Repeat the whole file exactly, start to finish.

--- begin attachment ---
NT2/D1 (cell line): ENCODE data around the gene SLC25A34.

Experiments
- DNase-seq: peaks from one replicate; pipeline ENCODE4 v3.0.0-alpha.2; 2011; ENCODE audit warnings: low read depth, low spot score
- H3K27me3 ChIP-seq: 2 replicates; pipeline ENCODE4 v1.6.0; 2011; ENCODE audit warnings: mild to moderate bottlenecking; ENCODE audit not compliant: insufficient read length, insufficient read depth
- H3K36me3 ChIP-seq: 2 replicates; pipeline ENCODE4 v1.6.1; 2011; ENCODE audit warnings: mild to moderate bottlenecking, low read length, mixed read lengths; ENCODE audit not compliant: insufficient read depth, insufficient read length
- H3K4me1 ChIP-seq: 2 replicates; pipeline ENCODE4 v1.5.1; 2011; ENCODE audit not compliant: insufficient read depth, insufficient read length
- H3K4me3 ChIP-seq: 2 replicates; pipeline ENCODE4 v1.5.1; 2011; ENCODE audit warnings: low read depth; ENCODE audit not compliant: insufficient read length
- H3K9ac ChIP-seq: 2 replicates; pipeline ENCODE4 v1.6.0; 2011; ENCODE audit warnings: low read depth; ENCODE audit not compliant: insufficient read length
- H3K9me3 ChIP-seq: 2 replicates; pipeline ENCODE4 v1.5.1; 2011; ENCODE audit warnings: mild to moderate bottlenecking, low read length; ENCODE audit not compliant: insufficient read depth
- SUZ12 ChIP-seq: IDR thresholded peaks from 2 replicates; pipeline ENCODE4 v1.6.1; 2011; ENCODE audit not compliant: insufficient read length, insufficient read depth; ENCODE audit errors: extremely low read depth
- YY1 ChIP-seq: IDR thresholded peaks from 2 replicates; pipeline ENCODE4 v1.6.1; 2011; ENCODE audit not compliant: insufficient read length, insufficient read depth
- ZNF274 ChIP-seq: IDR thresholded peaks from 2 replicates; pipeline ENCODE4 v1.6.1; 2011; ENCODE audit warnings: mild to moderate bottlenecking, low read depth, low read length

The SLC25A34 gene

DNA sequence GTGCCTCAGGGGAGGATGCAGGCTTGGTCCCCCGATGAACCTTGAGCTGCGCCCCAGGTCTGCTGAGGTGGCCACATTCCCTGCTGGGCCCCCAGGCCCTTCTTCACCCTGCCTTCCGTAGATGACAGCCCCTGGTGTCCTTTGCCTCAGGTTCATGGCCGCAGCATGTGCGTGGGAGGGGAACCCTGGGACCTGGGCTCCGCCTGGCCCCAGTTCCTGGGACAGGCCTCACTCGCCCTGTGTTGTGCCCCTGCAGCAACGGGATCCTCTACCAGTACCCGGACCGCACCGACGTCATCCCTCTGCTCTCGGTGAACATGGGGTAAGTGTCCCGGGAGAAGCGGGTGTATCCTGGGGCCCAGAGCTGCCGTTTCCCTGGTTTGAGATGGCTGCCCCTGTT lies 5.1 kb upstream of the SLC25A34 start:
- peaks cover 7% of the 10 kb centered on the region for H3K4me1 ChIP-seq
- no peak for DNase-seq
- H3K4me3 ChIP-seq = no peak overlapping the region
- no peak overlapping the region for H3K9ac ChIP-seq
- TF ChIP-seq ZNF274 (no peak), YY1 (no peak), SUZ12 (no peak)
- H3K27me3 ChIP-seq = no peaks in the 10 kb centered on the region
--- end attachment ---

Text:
NT2/D1 (cell line): ENCODE data around the gene SLC25A34.

Experiments
- DNase-seq: peaks from one replicate; pipeline ENCODE4 v3.0.0-alpha.2; 2011; ENCODE audit warnings: low read depth, low spot score
- H3K27me3 ChIP-seq: 2 replicates; pipeline ENCODE4 v1.6.0; 2011; ENCODE audit warnings: mild to moderate bottlenecking; ENCODE audit not compliant: insufficient read length, insufficient read depth
- H3K36me3 ChIP-seq: 2 replicates; pipeline ENCODE4 v1.6.1; 2011; ENCODE audit warnings: mild to moderate bottlenecking, low read length, mixed read lengths; ENCODE audit not compliant: insufficient read depth, insufficient read length
- H3K4me1 ChIP-seq: 2 replicates; pipeline ENCODE4 v1.5.1; 2011; ENCODE audit not compliant: insufficient read depth, insufficient read length
- H3K4me3 ChIP-seq: 2 replicates; pipeline ENCODE4 v1.5.1; 2011; ENCODE audit warnings: low read depth; ENCODE audit not compliant: insufficient read length
- H3K9ac ChIP-seq: 2 replicates; pipeline ENCODE4 v1.6.0; 2011; ENCODE audit warnings: low read depth; ENCODE audit not compliant: insufficient read length
- H3K9me3 ChIP-seq: 2 replicates; pipeline ENCODE4 v1.5.1; 2011; ENCODE audit warnings: mild to moderate bottlenecking, low read length; ENCODE audit not compliant: insufficient read depth
- SUZ12 ChIP-seq: IDR thresholded peaks from 2 replicates; pipeline ENCODE4 v1.6.1; 2011; ENCODE audit not compliant: insufficient read length, insufficient read depth; ENCODE audit errors: extremely low read depth
- YY1 ChIP-seq: IDR thresholded peaks from 2 replicates; pipeline ENCODE4 v1.6.1; 2011; ENCODE audit not compliant: insufficient read length, insufficient read depth
- ZNF274 ChIP-seq: IDR thresholded peaks from 2 replicates; pipeline ENCODE4 v1.6.1; 2011; ENCODE audit warnings: mild to moderate bottlenecking, low read depth, low read length

The SLC25A34 gene

DNA sequence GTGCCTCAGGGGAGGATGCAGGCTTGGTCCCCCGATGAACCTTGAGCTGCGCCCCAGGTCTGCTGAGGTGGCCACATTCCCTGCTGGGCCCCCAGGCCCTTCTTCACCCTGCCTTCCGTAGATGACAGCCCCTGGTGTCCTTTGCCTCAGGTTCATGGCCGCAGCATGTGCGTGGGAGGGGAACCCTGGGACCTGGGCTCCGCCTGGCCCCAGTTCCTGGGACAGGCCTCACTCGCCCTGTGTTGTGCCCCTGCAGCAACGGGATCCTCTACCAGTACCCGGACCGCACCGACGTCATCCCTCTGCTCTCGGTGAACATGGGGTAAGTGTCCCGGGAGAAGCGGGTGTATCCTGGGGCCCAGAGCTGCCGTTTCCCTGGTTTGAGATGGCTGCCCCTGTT lies 5.1 kb upstream of the SLC25A34 start:
- peaks cover 7% of the 10 kb centered on the region for H3K4me1 ChIP-seq
- no peak for DNase-seq
- H3K4me3 ChIP-seq = no peak overlapping the region
- no peak overlapping the region for H3K9ac ChIP-seq
- TF ChIP-seq ZNF274 (no peak), YY1 (no peak), SUZ12 (no peak)
- H3K27me3 ChIP-seq = no peaks in the 10 kb centered on the region